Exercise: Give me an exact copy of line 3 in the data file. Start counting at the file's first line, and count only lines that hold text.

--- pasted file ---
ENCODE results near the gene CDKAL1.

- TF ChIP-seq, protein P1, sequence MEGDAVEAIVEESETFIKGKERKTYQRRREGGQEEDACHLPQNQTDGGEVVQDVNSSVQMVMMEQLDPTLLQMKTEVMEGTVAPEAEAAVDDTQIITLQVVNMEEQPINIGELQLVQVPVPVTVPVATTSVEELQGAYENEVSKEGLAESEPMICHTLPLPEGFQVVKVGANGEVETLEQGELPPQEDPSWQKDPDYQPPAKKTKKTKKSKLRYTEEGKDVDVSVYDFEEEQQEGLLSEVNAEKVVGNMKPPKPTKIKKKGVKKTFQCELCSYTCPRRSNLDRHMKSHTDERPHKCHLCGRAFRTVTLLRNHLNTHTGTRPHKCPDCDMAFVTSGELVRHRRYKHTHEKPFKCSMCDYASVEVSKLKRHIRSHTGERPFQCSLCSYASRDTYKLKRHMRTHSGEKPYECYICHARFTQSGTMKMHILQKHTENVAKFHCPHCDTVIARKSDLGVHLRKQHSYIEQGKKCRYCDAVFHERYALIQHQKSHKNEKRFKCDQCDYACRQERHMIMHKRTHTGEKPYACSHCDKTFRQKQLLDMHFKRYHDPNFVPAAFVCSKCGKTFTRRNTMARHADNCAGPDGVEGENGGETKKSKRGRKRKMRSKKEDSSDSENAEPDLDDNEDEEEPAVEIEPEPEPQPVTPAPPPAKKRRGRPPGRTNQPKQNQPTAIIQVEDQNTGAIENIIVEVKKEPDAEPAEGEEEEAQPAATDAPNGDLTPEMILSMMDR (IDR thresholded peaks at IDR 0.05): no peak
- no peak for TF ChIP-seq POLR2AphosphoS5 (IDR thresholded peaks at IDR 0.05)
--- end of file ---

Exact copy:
- no peak for TF ChIP-seq POLR2AphosphoS5 (IDR thresholded peaks at IDR 0.05)